Barriers to access:
- Suggestion: See “Grant Opportunities” from the National Endowment for the Humanities Office of Digital Humanities: http://www.neh.gov/odh/
- Lack of understanding/knowledge of topics.
- DH folks acting as if there ARE stupid questions
- Suggestion: Check out “Digital Humanities Questions & Answers” – http://digitalhumanities.org/answers/
- Not making “cultural” (behavioral/rhetorical/etc.) norms transparent
- Acronyms–in order to do DH outreach we need to be better about jargon
- Suggestion: A list of acronyms that need defining could be generated to aid in the creation of a DH lexicon
- Age/generation/skill-level barriers
- Skill level and timing–can we allow beginners in?
- disability and tech interfaces
- Suggestion: See “Getting Started with Web Accessibility” – http://www.w3.org/WAI/redesign/2011/gettingstarted2010.html
- soundbite/tweet sloganeering easily misunderstood (“If you can’t code…”)
- Publicity: Making sure Women/Gender Studies, Ethnic Studies, Cultural Studies, Information Science depts. KNOW about THATCamps and other DH things
- also technology-based communities including data viz community, creative commons, wikimedia, open streetmap, internet archive, museum 2.0/3.0 community, code4lib, etc.
What gets recognized as DH and what doesn’t?
- e.g. WOC feminist blogging?
- How do “we” bring new/other things under the DH umbrella?
- What practical means can be used to perform outreach to underrepresented people and forms of “DH” production? (Twitter is used more frequently and in more social capacities by black and latino users, yet they are noticeably absent from THATCamp and DH discourse.)
- DH production outside of academia? (fandom, activism, arts, web2.0/mashups)
- internal DH divisions – DH or new media studies?
- Danger of a divide between DH and cultural studies. Cultural studies folk “don’t do” DH.
What are our assumptions about who participates in DH?
- Main participants in DH are (or are perceived to be) privileged and white
- Who attends THATCamp?
- Who attends individual sessions? Self-segregation. e.g. Career talk vs. “tech talk”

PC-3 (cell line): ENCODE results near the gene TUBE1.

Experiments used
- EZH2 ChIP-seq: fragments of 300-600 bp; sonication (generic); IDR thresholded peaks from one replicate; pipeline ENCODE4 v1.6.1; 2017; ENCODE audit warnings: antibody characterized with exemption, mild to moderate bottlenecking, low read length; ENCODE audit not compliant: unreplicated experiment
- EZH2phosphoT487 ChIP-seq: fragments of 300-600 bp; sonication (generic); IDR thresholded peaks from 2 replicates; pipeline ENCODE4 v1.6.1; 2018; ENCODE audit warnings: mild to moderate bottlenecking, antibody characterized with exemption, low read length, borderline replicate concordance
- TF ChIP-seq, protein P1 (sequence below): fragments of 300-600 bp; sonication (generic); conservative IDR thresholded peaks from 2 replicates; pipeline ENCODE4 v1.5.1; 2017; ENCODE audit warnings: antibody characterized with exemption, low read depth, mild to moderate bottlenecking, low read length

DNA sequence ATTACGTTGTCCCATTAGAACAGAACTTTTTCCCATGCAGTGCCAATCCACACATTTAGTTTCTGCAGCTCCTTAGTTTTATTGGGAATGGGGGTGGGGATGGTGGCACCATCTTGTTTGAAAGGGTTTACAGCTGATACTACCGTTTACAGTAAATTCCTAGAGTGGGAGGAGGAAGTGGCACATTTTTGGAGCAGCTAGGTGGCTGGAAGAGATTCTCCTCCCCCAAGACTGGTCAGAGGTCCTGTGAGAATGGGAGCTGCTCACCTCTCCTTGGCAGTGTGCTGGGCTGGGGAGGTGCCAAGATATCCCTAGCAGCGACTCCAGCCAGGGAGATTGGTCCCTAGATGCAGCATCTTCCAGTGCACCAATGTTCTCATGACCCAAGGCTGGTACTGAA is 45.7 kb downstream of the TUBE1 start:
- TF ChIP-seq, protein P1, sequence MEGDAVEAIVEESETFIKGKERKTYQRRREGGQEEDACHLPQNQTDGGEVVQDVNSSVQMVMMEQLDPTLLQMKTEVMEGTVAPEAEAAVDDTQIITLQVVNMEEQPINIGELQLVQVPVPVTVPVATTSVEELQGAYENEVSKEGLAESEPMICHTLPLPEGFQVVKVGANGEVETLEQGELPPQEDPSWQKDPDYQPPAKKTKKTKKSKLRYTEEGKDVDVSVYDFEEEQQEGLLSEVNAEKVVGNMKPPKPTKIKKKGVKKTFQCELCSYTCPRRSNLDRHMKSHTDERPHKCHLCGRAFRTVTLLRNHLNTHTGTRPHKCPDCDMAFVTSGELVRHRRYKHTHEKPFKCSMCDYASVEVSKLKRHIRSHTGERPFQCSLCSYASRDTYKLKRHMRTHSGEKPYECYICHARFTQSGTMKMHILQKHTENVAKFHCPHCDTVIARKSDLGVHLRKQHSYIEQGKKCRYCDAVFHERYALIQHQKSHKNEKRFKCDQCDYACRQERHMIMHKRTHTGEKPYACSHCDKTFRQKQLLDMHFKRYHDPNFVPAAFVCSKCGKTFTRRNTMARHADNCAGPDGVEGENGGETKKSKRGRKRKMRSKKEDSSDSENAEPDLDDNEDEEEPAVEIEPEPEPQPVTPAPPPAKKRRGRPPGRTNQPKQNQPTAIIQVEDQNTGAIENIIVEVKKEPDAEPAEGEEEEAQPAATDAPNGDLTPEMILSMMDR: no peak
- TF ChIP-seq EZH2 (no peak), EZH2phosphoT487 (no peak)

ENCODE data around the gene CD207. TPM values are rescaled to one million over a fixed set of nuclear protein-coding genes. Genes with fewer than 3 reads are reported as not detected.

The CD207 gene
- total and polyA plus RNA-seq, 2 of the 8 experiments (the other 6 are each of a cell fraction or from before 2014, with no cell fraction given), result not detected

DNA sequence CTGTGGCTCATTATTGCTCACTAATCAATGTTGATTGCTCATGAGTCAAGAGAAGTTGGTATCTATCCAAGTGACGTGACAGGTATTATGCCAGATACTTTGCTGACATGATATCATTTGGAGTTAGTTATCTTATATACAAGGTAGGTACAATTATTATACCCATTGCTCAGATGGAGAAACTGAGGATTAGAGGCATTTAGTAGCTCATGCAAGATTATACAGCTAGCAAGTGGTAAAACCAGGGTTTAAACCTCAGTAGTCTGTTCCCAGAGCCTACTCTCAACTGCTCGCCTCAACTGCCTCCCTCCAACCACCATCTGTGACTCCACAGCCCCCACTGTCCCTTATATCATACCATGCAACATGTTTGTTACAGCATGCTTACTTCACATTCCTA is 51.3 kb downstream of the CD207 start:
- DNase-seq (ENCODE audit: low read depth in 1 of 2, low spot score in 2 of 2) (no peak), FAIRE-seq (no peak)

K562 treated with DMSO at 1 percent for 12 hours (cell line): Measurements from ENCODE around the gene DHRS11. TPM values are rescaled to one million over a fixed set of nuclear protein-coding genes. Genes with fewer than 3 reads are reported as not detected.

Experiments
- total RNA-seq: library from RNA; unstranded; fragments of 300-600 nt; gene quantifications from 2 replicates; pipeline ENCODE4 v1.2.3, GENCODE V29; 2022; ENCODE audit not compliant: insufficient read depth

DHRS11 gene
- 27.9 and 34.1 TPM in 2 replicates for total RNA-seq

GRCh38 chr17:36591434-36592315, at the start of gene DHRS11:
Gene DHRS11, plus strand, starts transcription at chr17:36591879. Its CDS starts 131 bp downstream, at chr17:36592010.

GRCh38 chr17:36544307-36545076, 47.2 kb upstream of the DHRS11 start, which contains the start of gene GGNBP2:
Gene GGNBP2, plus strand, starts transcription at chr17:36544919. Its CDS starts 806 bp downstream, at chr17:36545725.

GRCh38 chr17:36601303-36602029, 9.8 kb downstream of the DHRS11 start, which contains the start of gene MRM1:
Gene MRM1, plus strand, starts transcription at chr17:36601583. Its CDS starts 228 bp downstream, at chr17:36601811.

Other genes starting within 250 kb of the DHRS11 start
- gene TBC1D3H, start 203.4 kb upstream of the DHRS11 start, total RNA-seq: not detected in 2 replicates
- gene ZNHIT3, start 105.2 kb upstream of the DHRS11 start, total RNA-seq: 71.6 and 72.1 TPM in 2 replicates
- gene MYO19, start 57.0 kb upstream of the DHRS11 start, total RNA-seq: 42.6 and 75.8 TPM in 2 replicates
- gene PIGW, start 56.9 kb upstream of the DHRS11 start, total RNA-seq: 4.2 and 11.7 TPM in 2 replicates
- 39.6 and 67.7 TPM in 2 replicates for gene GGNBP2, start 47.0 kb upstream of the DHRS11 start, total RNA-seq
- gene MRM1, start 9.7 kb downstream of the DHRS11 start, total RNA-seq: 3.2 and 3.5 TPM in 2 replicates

- Assumption: everyone’s at the same place in speaking/volunteering/leading/informality (they’re not for all kinds of reasons)
- Identity categories and who uses/who makes/who’s comfortable with web 2.0/who’s hacking unique solutions for their own work
“What do I need to know?” Outreach/introductions/welcoming to DH
- introductory session at start of first day
- publish session proposals ahead of time? (so people know what to read up on beforehand if they want to)
- Glossary of digital humanities terms, acronyms
- Organizer sets the tone
- look into “open space technologies” principals/practices http://en.wikipedia.org/wiki/Open_Space_Technology
- Basic prelim info: images from previous events
How Do We Get People to THATCamp or Under DH Banner?
- Day of week
- Environment (where is it held? what kinds of rooms?)
- Outreach to existing events, departments (e.g. ethnic studies)
- THATCamp promotional materials need to be more explanatory
- People to contact: data visualization bloggers, creative commons, internet archive, open library project.
- Question: But why would they want to participate? What can we do to make the experience more open and useful?
- Use a project based approach: present a problem and encourage participation.
This is the link to the diversity in DH Notes (still being edited quite actively!): http://is.gd/kzV44